This blog was written by CSM (Ret) Rick Lamb, Global SOF Director of Military Relations, after he participated in commemorative jumps into Normandy in June 2019.
I just returned from the Normandy Coast of France. The weather was perfect, and the people were nothing short of delightful! Representatives from much of the free world were assembled in what amounted to a living tribute to the men and women who sacrificed their youth in the liberation of Occupied Europe seventy-five years earlier during World War II.
It was a humbling experience.
We jumped from a C47 Dakota named, “Drag’-Em-Oot”. The plane dropped Paratroopers from the 82nd Airborne Division behind the Normandy beaches during Operation Overlord in June of 1944 and participated in Operation Market Garden over Holland, some ninety days later. The plane still bears the scars of war with over thirty bullet holes in her chassis. Standing in the door and flying over the French countryside was surreal.
We wore the iconic M1942 Jump Uniforms, the cut of which, with reinforced elbows and knees, is still the standard today. Wearing heavy leather Jump Boots, Steel Helmets and Cotton Web Gear, we drifted over the Normandy landscape in round canopies and captured a slight glimpse of what it was like for our forefathers – minus the daylight conditions, dry fields, and not being surrounded by the enemy (no one was shooting at us)!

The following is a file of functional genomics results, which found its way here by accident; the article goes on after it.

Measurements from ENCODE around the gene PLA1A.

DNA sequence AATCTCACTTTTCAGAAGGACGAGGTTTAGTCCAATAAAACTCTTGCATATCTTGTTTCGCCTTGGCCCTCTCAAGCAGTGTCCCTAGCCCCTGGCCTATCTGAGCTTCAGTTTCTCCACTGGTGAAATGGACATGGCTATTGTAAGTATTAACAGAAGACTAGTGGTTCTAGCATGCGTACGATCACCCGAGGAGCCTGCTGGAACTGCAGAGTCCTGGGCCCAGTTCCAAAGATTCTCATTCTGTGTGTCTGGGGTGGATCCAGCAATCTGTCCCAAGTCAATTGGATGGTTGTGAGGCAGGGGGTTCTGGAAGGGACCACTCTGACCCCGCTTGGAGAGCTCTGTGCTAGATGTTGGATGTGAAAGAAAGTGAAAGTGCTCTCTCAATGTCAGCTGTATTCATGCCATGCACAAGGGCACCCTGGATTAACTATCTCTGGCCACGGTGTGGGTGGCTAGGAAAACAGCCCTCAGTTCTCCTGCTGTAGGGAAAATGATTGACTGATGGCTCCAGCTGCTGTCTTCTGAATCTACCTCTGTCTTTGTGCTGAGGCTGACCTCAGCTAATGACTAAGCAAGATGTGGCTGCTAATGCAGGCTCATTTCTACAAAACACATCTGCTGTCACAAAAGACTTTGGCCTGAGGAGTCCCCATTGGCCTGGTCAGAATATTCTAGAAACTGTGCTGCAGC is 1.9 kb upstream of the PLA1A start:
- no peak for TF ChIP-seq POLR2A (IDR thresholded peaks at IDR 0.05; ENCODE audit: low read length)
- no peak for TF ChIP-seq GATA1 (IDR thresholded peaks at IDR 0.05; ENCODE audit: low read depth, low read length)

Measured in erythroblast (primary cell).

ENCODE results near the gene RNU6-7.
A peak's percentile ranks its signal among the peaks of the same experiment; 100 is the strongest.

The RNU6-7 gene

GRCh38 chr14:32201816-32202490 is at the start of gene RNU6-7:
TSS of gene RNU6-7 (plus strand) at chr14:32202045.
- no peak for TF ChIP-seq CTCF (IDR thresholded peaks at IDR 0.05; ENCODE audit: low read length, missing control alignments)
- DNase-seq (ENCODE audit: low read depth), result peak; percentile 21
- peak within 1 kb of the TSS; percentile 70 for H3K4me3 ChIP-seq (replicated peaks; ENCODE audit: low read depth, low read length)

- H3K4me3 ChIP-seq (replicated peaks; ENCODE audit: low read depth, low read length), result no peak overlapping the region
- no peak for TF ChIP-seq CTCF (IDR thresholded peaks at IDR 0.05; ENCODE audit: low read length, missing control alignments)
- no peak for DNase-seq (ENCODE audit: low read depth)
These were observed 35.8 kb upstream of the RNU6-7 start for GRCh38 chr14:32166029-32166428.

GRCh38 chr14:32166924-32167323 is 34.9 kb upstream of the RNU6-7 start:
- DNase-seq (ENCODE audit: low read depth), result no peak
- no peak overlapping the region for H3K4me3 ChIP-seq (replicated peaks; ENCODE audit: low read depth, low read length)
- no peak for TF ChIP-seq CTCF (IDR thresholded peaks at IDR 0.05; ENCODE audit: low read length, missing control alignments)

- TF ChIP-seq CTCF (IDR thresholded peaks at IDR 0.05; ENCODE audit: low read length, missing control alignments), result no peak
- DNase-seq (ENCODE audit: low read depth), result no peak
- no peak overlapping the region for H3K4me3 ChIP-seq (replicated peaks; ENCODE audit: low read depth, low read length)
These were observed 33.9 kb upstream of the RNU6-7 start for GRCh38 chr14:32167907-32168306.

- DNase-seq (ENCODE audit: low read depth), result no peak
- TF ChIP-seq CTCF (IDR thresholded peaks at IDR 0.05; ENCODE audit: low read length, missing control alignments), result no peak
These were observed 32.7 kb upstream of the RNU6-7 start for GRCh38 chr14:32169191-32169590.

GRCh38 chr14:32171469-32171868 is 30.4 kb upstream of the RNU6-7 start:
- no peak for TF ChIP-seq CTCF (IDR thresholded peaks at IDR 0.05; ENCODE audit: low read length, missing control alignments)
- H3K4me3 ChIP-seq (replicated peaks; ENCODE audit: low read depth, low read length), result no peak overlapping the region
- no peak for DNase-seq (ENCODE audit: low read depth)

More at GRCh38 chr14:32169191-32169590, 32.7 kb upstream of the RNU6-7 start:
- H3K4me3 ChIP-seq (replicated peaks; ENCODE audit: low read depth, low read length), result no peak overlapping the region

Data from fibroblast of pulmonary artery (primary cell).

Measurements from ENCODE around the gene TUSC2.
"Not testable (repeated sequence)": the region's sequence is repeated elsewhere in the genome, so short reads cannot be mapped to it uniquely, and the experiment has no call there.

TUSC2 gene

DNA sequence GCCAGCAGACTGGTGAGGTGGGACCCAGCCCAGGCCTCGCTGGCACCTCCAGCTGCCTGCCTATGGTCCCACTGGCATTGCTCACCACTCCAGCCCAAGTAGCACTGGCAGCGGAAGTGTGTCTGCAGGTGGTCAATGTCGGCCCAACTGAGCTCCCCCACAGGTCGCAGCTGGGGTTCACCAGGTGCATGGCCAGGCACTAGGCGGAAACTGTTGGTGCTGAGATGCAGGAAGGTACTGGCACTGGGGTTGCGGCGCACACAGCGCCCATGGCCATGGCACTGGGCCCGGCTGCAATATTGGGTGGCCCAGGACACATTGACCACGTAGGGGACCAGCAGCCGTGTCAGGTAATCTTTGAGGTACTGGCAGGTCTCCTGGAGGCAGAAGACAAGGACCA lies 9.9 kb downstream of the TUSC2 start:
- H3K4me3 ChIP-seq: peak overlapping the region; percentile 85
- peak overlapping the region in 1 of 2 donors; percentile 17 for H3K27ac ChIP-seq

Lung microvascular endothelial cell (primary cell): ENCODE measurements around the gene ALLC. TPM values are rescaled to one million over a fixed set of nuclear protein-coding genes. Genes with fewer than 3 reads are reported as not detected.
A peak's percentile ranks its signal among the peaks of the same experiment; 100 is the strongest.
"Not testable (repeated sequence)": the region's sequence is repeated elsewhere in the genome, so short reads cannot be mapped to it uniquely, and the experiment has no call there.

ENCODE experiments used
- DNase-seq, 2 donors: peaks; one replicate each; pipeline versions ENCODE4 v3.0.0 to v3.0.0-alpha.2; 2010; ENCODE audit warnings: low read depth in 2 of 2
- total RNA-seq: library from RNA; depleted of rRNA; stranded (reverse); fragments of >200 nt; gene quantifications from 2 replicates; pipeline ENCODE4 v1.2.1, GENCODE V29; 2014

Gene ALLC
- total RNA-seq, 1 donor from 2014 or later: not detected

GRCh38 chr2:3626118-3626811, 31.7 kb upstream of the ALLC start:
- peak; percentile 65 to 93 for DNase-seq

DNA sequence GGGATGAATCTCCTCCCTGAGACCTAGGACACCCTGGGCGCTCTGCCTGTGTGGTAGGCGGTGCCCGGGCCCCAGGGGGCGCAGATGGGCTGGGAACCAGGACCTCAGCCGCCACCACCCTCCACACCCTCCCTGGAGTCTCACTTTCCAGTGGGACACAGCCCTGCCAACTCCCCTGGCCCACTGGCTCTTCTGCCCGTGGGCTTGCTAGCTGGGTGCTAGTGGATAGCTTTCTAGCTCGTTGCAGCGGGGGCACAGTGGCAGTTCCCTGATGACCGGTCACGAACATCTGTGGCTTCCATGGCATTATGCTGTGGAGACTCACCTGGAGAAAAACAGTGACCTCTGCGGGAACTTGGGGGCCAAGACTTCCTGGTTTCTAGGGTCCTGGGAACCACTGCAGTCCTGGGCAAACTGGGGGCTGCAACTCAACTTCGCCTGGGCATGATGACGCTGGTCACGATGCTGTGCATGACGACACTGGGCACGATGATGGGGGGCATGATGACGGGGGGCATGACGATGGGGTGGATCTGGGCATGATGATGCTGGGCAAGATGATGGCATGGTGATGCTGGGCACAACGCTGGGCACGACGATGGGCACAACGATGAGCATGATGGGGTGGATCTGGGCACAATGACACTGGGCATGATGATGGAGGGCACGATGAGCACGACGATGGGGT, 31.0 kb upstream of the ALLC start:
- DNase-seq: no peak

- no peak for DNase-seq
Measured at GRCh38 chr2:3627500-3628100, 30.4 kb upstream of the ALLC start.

It renewed my respect and admiration for that Greatest Generation, who will shortly pass into history and soon be forgotten. The one-hundred-year anniversary of World War I just passed last year with nary a whimper. One of the most significant events of the 20th century, directly responsible for many of the problem sets that continue to plague us today, cast into the dustbin of history without a second thought.
More Bone Density–In Humans and Hardware
In Normandy I saw America in her finest hour. Eighty-year-old War Birds made in Santa Monica, California filled the skies. Harley-Davidson Motorcycles made in Milwaukee, Wisconsin along with DeSoto’s, Fords, Willy’s, and General Motors Wheeled, Tracked, and Armored Vehicles made in Detroit, Michigan rumbled through the streets. All of them over seventy-five years old, and still going strong. The vehicles were cared for by people with a passion for simple and durable analog technologies that harkened back to a time when we were less affluent, more resourceful, less self-absorbed, less disposable…and believe it or not, had more bone density! It’s true, look it up!
I met Old Warriors from the 82nd Airborne Division, the 101st Airborne Division, 2nd and 5th Ranger Battalions, and the 1st, 4th and 29th Infantry Divisions. They were all in their nineties, several were over one-hundred years old! Their stories and the lives they lived…were amazing!
I met Vince Speranza who filled his helmet full of beer from a bombed-out tavern in Bastogne and ferried it to his wounded comrades in a Church, that was converted into an aid station. After several trips for refills, he was finally sent back to his foxhole by the Doctors and his First Sergeant. He’s still a humble man with a mischievous spark in his eye, and would give you the shirt off his back!
We toured the battlefields in WWII-era Jeeps and were met at every stop by aging witnesses to the carnage of the Normandy invasion. Almost all had lost family members during both World Wars, they had seen their houses destroyed – not once, but twice – and witnessed their lives and communities thrown into turmoil.
They recounted memories that included acts of kindness, sacrifice, bravery and courage shown to them by American soldiers, whom they referred to as their Liberators.